We just added a little glue to them and attach them. He was attempting here to secure it and we found out that his a brace here wasn’t quite big enough so and it was ok that his clamp didn’t quite fit because we had already planned to also use the Kreg on that. So it would be pretty secure. So it’s being cranked and glued and it will hold up pretty securely. So here we’re just installing it and we’ve already um had the holes put in with the Craig, so he can screw it into the top part, and the glue is also going to help it to stay secure and on a little side note if you’re going to Want your legs close to the edge and, if you’re, going to use these leg clamps, what I would suggest is, before you put your side pieces on and secure those two put your legs in and be certain that you can actually turn them in the event that You would ever want to remove your legs just to be sure that it’s not too close to the sides so with the glue and the Craig you’re sure to get a nice tight bite and these pieces aren’t going anywhere. So my husband decided that he wanted to go ahead and even though everything is nice and tight and secure, he wanted to add a finish nail here. So he’s just going around each corner and also putting in a finishing nail and here’s what the finished base part of the Ottoman looks like all put together now with the legs attached now we just have to add the batting and finishing pieces, and Just as a creative mind works, I’m already seeing in another project and looking at this Ottoman, as it is right now and as a matter of fact, maybe for some of you, maybe you just want a coffee table.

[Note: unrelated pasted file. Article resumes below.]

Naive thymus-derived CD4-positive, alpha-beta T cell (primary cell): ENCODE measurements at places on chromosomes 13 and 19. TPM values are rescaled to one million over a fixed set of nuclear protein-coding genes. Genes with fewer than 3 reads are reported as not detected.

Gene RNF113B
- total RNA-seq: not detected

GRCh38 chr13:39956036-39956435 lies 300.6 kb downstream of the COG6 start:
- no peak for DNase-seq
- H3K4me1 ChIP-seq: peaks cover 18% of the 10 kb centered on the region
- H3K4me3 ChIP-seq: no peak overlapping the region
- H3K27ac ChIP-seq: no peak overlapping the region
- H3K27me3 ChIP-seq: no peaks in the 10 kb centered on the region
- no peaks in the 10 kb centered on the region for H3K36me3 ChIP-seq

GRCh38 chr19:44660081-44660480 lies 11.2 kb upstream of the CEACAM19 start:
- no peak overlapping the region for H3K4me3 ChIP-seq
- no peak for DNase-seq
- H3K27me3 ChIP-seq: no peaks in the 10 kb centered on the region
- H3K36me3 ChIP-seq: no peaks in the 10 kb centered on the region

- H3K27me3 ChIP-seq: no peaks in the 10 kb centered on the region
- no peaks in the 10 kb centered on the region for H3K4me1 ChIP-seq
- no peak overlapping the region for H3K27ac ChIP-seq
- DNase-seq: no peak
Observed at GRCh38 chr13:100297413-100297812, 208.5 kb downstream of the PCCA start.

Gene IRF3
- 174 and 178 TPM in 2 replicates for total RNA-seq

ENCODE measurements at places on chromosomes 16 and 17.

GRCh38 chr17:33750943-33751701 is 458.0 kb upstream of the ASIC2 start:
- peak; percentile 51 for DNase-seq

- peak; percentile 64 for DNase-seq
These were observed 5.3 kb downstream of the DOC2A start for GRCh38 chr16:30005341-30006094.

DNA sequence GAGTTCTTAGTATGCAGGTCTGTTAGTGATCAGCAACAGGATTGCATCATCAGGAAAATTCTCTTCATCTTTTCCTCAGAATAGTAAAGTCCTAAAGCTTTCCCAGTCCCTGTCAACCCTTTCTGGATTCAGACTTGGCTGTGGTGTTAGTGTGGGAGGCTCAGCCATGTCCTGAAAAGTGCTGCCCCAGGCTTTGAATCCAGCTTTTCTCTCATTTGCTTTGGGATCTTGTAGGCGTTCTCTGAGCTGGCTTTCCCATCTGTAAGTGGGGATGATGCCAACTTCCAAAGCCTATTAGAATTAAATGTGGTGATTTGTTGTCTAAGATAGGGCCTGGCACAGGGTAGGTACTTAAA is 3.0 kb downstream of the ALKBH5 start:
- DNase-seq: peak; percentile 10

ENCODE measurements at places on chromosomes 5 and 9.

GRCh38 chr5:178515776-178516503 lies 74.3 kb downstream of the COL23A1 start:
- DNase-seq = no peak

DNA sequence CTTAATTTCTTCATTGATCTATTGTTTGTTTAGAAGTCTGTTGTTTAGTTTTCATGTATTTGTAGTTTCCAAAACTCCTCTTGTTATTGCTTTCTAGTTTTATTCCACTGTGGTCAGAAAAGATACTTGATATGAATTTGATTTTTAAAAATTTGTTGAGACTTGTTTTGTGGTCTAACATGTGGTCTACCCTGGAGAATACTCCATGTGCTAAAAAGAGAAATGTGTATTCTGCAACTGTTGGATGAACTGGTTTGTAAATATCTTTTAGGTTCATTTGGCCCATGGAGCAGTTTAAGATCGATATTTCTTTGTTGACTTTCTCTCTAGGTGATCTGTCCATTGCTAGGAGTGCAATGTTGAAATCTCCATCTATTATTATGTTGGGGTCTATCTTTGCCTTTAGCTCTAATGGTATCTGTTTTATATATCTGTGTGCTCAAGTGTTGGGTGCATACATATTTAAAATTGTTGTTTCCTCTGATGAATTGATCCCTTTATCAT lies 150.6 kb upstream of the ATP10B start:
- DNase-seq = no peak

This might work for you as just a coffee table. You could paint it. You could maybe use a solid piece on top and paint it or whatever you like, but I think this is pretty easy so now that we have the main portion all set and ready to receive the foam and batting which, by the way, did not come from Lowe’S we purchased this from Walmart, so we cut the batting to fit evenly across the top and I did not have any adhesive spray. So we just used a hot glue, gun and glued down the foam pieces, and once we had it all situated into place and made sure all the edges were covered, we were able to apply the first piece and when we attach the second piece we were able To just pull the foam a little bit to close up the split there in the I wanted extra plush. So I also added that polyfill on top of the foam, and we then covered everything and the cotton batting and stapled that into place. Then I just cut away the excess cotton bag, so now that we had the cushioning and batting everything, nice and tight, it was time to add the fabric. My husband and I worked together. One of us would pull the fabric while the other held the other side to be certain that it didn’t pull, and we just pulled everything nice and tight. So once we have the two opposite: sides: nice and tight and stapled, we moved on to the other two opposing sides and we pull those nice and tight and stapled them as well. But before we staple, I made certain that my corners were going to come out and be a nice sharp edge just like. Maybe when you wrap a gift or something and as I got everything smoothed out on the corners, then we begin to staple the corners, so when the bottom portion of the fold on the corner was complete, we stapled that first I used this little wood tool that came with cotton stuffing. I used that to push the fabric in under the top fold to be certain that it was being smoothed out before I stapled it. Then we just cut away any excess fabric and the ottoman was done.